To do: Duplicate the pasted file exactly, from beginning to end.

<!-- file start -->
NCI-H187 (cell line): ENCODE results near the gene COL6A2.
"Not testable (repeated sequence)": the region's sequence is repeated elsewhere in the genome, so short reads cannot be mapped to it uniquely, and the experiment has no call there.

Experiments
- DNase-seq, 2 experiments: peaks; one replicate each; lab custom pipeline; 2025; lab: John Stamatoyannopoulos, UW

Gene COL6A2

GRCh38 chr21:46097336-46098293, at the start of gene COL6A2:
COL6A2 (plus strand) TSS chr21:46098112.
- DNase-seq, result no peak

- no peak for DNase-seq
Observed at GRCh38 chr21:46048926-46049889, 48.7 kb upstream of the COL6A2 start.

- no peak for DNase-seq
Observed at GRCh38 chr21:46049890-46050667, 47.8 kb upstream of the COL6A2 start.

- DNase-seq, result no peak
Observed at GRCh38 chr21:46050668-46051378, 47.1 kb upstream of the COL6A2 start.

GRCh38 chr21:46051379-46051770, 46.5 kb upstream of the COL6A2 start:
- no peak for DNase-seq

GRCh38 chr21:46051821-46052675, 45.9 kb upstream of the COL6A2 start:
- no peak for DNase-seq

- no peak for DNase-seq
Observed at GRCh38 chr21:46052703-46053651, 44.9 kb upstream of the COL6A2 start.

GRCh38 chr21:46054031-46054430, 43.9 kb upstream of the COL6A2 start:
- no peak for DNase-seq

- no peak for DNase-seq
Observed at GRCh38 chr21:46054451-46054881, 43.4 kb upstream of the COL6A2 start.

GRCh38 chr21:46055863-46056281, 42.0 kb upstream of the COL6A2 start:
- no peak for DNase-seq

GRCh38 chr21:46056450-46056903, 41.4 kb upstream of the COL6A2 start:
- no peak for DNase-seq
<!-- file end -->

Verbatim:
NCI-H187 (cell line): ENCODE results near the gene COL6A2.
"Not testable (repeated sequence)": the region's sequence is repeated elsewhere in the genome, so short reads cannot be mapped to it uniquely, and the experiment has no call there.

Experiments
- DNase-seq, 2 experiments: peaks; one replicate each; lab custom pipeline; 2025; lab: John Stamatoyannopoulos, UW

Gene COL6A2

GRCh38 chr21:46097336-46098293, at the start of gene COL6A2:
COL6A2 (plus strand) TSS chr21:46098112.
- DNase-seq, result no peak

- no peak for DNase-seq
Observed at GRCh38 chr21:46048926-46049889, 48.7 kb upstream of the COL6A2 start.

- no peak for DNase-seq
Observed at GRCh38 chr21:46049890-46050667, 47.8 kb upstream of the COL6A2 start.

- DNase-seq, result no peak
Observed at GRCh38 chr21:46050668-46051378, 47.1 kb upstream of the COL6A2 start.

GRCh38 chr21:46051379-46051770, 46.5 kb upstream of the COL6A2 start:
- no peak for DNase-seq

GRCh38 chr21:46051821-46052675, 45.9 kb upstream of the COL6A2 start:
- no peak for DNase-seq

- no peak for DNase-seq
Observed at GRCh38 chr21:46052703-46053651, 44.9 kb upstream of the COL6A2 start.

GRCh38 chr21:46054031-46054430, 43.9 kb upstream of the COL6A2 start:
- no peak for DNase-seq

- no peak for DNase-seq
Observed at GRCh38 chr21:46054451-46054881, 43.4 kb upstream of the COL6A2 start.

GRCh38 chr21:46055863-46056281, 42.0 kb upstream of the COL6A2 start:
- no peak for DNase-seq

GRCh38 chr21:46056450-46056903, 41.4 kb upstream of the COL6A2 start:
- no peak for DNase-seq